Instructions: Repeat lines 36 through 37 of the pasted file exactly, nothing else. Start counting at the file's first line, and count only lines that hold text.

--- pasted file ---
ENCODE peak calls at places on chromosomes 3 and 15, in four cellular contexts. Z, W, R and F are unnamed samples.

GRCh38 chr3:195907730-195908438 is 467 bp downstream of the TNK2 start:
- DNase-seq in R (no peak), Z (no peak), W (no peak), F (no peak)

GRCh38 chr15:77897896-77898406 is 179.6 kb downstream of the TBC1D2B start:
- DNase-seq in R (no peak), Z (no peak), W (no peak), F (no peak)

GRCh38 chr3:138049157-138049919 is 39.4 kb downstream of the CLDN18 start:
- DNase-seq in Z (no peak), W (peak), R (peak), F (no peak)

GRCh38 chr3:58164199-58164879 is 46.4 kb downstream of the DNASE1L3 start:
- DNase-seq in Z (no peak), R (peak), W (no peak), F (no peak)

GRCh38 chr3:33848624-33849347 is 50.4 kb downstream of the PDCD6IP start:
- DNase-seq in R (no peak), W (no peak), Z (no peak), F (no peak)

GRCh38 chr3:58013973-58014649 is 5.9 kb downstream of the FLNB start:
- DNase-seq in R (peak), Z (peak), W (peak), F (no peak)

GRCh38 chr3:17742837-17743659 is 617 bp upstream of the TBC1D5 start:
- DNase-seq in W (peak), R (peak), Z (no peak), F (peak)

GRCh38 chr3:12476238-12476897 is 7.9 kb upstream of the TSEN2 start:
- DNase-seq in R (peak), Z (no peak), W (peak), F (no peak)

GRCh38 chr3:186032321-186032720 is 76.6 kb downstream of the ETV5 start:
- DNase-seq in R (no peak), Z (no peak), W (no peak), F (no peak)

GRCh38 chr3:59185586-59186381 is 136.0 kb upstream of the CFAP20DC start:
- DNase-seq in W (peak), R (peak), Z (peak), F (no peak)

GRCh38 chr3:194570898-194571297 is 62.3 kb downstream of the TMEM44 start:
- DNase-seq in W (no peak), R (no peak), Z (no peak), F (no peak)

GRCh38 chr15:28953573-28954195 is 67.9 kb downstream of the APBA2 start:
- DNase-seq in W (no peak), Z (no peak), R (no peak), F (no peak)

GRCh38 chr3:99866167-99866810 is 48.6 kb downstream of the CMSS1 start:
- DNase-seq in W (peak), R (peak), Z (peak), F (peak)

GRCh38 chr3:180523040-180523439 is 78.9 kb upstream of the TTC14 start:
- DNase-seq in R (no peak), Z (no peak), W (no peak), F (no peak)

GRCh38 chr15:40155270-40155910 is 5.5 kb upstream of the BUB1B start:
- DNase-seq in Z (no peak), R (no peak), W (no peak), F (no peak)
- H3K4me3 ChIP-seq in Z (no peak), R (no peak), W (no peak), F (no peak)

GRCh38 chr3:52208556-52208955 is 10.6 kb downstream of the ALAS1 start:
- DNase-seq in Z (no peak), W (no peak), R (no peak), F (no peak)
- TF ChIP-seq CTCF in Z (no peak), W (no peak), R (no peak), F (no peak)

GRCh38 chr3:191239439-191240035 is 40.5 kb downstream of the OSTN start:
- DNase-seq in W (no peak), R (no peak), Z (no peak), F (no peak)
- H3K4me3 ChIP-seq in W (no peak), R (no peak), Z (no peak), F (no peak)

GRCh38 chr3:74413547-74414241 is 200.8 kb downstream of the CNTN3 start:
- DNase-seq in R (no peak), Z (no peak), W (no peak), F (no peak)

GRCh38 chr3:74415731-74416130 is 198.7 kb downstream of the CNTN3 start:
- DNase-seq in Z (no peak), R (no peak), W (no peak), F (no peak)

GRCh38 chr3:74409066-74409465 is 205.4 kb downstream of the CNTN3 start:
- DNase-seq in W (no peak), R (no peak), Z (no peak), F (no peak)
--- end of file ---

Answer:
GRCh38 chr3:191239439-191240035 is 40.5 kb downstream of the OSTN start:
- DNase-seq in W (no peak), R (no peak), Z (no peak), F (no peak)